Date Thesis Awarded
Honors Thesis -- Access Restricted On-Campus Only
Bachelors of Science (BS)
Dr William Cooke
Dr Seth Aubin
Dr Hannes Schniepp
This thesis describes the design, adaptations and characterizations necessary to partially turn an Auger Electron Spectroscopy Instrument (AES) into an Auger Electron Microscope (AEM). The completed AEM will be able to scan and characterize materials over an area, unlike the AES which only took data from a single point. However, due to time constraints, this thesis only partially describes the creation of an AEM. We were able to show proof-of-concept, though, we were unable to run AEM on a material. We have also increased the theoretical accuracy of the instrument by replacing decades-old electronics with modern alternatives. Again, due to time constraints, we are currently unable to certify this, as we are limited by certain reoccurring errors in our data. Auger Microscopes are powerful tools in surface and deposition characterization. We intend to use the AEM to analyze deposition processes used in the creation of thin film solid state batteries and determine possible defects in the deposition process. To characterize the abilities of our instrument, we first replicated and compared our instrument against the spectrometer's current capabilities. Then we scanned the electron beam across a surface to show that we can create a one dimensional map of our Cylindrical Mirror analyzer's focal point. While we have not successfully shown Auger Microscopy with this instrument, we have left this project with the necessary tools to do so.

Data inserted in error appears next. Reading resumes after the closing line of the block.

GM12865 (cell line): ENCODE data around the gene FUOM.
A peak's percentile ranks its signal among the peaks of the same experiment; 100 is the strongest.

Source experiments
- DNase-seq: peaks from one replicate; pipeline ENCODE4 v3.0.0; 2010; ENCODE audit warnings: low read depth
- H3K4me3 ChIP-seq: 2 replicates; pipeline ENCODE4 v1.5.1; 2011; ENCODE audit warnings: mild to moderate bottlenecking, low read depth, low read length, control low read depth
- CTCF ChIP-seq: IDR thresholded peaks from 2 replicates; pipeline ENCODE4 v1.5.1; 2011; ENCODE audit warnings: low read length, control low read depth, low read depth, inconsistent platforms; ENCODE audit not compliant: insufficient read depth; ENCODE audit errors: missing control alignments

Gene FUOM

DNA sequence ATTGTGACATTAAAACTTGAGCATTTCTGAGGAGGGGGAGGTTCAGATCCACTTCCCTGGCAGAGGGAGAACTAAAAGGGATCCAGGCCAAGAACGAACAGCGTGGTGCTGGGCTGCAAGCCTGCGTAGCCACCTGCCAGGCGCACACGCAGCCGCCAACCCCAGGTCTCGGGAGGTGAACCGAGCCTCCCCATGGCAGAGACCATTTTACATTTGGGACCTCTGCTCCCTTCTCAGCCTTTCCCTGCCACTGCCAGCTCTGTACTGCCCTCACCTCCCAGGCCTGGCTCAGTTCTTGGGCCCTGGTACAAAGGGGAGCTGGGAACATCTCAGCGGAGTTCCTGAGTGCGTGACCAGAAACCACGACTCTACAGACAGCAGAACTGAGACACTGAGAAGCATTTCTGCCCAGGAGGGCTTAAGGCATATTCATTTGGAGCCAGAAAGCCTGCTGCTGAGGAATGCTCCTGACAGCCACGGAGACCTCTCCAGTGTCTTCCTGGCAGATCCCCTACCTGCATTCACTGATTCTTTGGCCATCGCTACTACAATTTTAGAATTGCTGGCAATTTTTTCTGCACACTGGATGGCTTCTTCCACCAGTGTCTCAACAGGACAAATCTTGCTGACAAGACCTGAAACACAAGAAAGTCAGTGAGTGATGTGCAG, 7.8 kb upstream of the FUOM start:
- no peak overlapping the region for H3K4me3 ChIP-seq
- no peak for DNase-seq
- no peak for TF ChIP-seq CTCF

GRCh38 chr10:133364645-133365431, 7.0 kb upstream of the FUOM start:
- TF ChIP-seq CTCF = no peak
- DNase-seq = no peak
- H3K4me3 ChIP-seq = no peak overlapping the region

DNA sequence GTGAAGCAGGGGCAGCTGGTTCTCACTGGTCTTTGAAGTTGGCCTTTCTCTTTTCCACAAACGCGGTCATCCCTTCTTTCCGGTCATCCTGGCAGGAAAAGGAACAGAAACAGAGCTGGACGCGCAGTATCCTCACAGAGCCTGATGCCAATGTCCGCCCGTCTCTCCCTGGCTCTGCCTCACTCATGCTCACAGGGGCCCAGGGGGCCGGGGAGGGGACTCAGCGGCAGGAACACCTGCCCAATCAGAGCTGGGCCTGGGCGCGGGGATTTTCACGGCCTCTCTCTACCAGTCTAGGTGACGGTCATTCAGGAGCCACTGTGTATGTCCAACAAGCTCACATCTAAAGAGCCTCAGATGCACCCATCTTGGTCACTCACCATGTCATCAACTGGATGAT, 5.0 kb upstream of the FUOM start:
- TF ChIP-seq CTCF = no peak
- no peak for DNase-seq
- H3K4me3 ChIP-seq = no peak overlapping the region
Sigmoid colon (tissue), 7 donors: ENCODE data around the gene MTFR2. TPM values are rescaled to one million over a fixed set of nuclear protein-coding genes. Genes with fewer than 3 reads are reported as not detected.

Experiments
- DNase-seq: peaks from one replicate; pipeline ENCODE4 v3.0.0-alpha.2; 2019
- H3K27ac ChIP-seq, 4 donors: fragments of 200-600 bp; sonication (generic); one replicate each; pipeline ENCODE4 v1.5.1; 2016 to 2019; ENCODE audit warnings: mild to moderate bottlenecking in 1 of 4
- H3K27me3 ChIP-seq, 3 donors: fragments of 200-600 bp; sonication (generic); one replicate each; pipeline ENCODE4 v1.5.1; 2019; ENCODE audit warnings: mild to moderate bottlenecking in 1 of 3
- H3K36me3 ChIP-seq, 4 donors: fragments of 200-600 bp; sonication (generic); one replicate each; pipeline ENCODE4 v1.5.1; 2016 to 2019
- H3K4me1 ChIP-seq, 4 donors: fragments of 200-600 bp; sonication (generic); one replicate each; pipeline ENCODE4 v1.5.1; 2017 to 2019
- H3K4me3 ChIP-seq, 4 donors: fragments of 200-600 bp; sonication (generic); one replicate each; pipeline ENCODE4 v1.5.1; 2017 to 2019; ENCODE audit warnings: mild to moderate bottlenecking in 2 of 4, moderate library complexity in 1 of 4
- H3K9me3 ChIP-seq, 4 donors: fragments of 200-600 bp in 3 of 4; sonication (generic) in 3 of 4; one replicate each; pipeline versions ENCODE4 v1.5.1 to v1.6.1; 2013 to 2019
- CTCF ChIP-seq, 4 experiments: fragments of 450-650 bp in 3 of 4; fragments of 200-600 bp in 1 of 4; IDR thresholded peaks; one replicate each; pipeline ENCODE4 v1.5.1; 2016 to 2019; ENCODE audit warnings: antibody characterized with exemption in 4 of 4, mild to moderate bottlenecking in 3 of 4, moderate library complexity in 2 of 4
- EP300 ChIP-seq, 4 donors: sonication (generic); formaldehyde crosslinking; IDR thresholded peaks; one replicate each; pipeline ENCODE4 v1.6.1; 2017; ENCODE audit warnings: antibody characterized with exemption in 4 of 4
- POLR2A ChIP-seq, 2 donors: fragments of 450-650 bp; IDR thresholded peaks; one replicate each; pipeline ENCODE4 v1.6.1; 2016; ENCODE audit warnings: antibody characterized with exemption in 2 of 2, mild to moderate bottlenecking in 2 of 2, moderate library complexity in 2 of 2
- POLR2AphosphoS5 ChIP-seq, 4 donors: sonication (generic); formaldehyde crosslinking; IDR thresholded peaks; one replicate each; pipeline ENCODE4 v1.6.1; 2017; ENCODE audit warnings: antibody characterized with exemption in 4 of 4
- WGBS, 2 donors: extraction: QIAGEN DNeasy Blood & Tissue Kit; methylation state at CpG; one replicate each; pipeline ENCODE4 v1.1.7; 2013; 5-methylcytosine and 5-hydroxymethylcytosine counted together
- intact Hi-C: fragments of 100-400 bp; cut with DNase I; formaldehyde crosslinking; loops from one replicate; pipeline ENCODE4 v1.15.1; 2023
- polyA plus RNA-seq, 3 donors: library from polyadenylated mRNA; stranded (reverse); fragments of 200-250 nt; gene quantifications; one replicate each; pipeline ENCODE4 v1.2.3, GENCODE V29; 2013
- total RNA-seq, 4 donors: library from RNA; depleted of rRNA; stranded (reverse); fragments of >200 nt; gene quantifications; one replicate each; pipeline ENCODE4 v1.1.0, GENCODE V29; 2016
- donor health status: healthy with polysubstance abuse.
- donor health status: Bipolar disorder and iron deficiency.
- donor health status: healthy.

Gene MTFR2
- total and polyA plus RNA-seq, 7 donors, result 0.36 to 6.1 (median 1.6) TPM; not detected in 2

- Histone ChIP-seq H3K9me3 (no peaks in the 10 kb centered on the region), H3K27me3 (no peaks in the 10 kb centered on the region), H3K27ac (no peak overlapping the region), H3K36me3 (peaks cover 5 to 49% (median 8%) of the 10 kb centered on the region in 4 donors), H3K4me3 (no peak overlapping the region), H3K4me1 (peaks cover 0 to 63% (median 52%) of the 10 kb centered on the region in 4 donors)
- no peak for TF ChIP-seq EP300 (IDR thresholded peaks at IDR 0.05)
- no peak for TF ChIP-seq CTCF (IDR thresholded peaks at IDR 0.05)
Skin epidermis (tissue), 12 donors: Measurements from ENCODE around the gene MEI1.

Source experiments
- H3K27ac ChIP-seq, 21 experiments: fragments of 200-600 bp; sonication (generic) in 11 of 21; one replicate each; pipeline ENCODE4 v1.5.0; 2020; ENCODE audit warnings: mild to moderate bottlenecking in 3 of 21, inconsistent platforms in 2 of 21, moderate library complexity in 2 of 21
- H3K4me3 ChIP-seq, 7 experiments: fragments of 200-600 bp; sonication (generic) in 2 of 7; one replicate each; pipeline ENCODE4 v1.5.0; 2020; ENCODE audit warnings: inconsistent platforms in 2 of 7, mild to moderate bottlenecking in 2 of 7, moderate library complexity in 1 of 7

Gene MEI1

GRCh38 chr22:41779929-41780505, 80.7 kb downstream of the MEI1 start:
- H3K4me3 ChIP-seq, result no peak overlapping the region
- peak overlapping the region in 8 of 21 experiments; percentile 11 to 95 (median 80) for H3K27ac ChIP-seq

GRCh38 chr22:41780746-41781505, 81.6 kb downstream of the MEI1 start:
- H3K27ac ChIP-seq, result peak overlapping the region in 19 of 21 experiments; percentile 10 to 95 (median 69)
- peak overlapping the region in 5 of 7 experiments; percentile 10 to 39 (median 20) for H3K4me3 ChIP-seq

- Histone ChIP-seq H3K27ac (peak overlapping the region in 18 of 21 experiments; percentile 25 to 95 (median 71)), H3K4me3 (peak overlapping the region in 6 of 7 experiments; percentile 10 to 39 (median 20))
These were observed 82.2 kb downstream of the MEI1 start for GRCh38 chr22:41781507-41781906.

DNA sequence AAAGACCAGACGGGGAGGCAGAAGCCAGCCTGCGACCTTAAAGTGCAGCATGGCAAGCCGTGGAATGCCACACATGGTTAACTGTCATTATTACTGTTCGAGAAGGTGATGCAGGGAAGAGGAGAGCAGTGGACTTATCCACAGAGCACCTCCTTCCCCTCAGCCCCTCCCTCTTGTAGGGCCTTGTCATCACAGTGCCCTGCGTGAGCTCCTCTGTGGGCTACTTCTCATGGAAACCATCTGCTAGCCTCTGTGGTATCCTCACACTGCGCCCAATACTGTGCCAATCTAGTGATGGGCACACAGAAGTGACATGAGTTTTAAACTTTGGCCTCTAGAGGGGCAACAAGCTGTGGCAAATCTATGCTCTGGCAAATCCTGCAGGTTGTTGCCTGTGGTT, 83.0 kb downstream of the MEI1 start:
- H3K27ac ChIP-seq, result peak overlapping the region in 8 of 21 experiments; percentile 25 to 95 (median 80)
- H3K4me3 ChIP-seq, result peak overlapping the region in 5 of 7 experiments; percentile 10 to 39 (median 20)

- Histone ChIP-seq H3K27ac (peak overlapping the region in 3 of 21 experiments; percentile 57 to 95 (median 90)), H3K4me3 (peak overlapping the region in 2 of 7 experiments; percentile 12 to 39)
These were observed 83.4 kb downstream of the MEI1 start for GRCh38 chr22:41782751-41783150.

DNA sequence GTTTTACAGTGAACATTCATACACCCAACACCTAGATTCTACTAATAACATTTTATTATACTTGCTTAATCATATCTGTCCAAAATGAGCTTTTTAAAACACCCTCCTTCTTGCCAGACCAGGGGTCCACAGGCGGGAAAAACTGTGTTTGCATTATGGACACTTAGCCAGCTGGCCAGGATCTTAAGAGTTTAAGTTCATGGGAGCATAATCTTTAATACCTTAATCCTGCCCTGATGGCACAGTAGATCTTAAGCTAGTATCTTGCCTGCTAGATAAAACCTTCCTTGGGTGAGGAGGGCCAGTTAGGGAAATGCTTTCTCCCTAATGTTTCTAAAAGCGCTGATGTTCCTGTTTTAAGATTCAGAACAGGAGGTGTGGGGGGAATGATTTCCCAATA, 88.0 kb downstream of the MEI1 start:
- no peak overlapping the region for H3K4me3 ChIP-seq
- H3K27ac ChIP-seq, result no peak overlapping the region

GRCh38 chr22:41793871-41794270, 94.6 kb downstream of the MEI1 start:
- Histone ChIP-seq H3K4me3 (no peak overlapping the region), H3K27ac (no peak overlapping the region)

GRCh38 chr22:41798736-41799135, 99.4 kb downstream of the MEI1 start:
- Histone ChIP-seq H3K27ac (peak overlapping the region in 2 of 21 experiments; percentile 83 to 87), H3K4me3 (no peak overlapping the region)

Soulen, Charles, "Construction of an Auger Microscope" (2019). Undergraduate Honors Theses. William & Mary. Paper 1359.
On-Campus Access Only